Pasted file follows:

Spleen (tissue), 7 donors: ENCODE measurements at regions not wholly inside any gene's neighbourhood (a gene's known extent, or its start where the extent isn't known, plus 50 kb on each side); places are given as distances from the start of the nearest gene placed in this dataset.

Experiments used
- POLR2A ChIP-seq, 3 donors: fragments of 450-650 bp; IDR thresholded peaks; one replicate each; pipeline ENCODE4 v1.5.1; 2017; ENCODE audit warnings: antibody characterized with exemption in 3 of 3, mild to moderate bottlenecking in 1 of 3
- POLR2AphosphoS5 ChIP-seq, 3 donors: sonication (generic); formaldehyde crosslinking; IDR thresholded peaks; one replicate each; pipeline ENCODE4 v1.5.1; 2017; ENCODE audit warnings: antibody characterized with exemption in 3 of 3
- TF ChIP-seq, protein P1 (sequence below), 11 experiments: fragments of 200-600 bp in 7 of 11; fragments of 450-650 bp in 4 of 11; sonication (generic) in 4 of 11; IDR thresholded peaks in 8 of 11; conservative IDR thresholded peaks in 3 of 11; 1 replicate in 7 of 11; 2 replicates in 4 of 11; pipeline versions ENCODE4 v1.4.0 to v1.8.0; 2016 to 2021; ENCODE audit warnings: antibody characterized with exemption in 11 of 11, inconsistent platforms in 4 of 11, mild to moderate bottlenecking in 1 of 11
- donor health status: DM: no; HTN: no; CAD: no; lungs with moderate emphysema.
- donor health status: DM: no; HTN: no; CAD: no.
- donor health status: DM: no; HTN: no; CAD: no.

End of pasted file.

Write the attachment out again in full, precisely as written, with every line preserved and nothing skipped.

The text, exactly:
Spleen (tissue), 7 donors: ENCODE measurements at regions not wholly inside any gene's neighbourhood (a gene's known extent, or its start where the extent isn't known, plus 50 kb on each side); places are given as distances from the start of the nearest gene placed in this dataset.

Experiments used
- POLR2A ChIP-seq, 3 donors: fragments of 450-650 bp; IDR thresholded peaks; one replicate each; pipeline ENCODE4 v1.5.1; 2017; ENCODE audit warnings: antibody characterized with exemption in 3 of 3, mild to moderate bottlenecking in 1 of 3
- POLR2AphosphoS5 ChIP-seq, 3 donors: sonication (generic); formaldehyde crosslinking; IDR thresholded peaks; one replicate each; pipeline ENCODE4 v1.5.1; 2017; ENCODE audit warnings: antibody characterized with exemption in 3 of 3
- TF ChIP-seq, protein P1 (sequence below), 11 experiments: fragments of 200-600 bp in 7 of 11; fragments of 450-650 bp in 4 of 11; sonication (generic) in 4 of 11; IDR thresholded peaks in 8 of 11; conservative IDR thresholded peaks in 3 of 11; 1 replicate in 7 of 11; 2 replicates in 4 of 11; pipeline versions ENCODE4 v1.4.0 to v1.8.0; 2016 to 2021; ENCODE audit warnings: antibody characterized with exemption in 11 of 11, inconsistent platforms in 4 of 11, mild to moderate bottlenecking in 1 of 11
- donor health status: DM: no; HTN: no; CAD: no; lungs with moderate emphysema.
- donor health status: DM: no; HTN: no; CAD: no.
- donor health status: DM: no; HTN: no; CAD: no.